5 Most recommended Exercises for a Full-Body Workout
Push-up might sound to be too old but never shun this exercise because it’s good for you.
There’s a reason the push-up is introduced to most folks in elementary school. It works a wide range of muscles, though they primarily target the chest, triceps and core. Individuals typically lift about 60 percent of their body weight when completing a push-up.
There are many different variations of the push-up, so take your pick. Just make sure that push-ups are a part of your training.
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The squat is another classic lifting exercise that is especially beneficial to the lower body. The exercise directly works the hips, hamstrings and glutes. It also indirectly strengthens your core and even your upper body if done with weight.
Amateur weightlifters oftentimes focus on their upper body and neglect the lower half. Don’t fall for that. Any training regimen should work the entire body and squats are an essential piece. They’re that good for you.
Swimming is one of my most favorite exercise when it has to do full-body workout because it requires a lot- hands moving to and fro, legs paddling, breathe control and brain becoming more active as you swim along.
It’s complicated—and maybe even a little silly—but burpees are one of the best exercises for a reason: They work.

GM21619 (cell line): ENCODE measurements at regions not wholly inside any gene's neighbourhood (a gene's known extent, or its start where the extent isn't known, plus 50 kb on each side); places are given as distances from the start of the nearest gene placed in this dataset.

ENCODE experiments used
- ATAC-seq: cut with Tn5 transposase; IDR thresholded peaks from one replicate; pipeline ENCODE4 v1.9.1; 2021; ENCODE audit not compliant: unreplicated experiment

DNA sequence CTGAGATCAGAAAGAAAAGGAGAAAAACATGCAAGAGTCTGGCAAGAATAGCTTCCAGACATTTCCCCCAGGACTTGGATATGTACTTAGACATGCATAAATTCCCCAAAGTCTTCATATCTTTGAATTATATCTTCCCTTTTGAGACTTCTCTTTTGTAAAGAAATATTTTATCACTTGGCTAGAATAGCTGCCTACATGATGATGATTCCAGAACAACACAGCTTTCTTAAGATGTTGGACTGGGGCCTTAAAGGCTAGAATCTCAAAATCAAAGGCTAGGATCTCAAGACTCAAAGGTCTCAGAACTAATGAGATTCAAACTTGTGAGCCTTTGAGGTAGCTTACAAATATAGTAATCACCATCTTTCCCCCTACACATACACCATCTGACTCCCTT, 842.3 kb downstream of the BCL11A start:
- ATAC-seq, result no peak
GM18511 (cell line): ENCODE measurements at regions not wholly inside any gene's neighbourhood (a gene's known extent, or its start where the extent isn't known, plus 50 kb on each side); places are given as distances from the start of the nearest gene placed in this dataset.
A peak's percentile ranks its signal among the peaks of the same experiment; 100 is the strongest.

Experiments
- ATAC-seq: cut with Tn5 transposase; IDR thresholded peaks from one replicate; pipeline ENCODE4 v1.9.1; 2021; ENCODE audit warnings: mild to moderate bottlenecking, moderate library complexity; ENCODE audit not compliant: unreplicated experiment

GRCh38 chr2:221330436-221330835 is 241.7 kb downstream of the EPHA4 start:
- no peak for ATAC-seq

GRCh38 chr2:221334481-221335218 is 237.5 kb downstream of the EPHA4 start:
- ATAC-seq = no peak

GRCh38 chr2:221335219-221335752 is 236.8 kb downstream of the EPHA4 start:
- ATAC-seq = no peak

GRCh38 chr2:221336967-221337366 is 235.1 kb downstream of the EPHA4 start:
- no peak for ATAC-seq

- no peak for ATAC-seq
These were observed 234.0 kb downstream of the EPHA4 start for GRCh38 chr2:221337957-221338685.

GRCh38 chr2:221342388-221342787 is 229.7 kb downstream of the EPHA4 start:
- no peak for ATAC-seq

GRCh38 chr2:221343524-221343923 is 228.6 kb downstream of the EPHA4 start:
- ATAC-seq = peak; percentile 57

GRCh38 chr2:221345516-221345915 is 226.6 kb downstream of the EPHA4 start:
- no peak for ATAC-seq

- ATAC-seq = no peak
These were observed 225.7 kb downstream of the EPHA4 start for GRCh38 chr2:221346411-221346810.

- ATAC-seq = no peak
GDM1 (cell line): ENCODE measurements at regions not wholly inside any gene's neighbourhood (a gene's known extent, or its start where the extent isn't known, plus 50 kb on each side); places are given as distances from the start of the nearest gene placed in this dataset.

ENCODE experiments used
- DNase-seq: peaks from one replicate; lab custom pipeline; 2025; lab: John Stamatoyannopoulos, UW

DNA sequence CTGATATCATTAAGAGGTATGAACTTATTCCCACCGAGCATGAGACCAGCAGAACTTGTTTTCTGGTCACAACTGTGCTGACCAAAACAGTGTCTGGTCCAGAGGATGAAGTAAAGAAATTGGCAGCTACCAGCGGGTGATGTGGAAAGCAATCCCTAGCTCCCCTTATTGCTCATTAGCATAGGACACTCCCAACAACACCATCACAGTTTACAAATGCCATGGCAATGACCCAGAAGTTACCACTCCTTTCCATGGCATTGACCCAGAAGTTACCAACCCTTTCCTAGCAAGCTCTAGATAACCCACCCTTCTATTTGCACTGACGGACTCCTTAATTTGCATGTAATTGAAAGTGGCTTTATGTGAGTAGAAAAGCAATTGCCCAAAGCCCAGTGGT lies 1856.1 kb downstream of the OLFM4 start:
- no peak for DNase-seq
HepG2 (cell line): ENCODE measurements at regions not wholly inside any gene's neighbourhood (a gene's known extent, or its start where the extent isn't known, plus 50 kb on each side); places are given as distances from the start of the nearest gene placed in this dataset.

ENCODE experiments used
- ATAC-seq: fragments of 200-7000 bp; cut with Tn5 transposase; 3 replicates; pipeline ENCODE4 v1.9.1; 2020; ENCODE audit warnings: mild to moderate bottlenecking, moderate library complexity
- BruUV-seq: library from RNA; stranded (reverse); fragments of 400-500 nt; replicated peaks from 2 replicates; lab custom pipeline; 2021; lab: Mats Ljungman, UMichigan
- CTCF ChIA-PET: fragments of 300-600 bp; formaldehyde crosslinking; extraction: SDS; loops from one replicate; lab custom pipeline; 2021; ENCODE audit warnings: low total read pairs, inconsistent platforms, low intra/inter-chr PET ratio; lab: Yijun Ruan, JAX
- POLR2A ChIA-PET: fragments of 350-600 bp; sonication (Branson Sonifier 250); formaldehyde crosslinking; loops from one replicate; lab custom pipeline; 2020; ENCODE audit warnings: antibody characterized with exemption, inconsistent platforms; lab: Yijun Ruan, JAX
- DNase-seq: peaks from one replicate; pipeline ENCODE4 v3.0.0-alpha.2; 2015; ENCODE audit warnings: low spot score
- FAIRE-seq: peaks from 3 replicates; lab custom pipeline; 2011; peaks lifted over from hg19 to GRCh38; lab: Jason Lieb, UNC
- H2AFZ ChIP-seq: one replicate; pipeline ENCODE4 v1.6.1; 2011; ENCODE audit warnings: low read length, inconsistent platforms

Start in a standing position, squat down and put your hands on the ground, kick your feet out and do a push-up. Tuck your feet back under you, and spring up out of your crouch with a leap. That’s a burpee. If you’re really feeling wild, put a dumbbell in each hand.
Burpees bring in two other exercises on this list (push-ups and squats) while adding some leg work and a leap for good measure.
The deadlift is an old-school lift that builds total-body strength. It’s a gimmie for the best-exercise title, but it does come with risks. The wrong technique can injure your back, so it’s important to keep it flat throughout the lift. When the deadlift is executed correctly it will strengthen your back as well as your calves, quads, hamstrings, glutes, core and forearms.
The deadlift is effective at building strength because the inert weight starts on the ground and must be lifted up in a controlled movement. The lifter doesn’t have a chance to use any momentum, hence the “dead” name.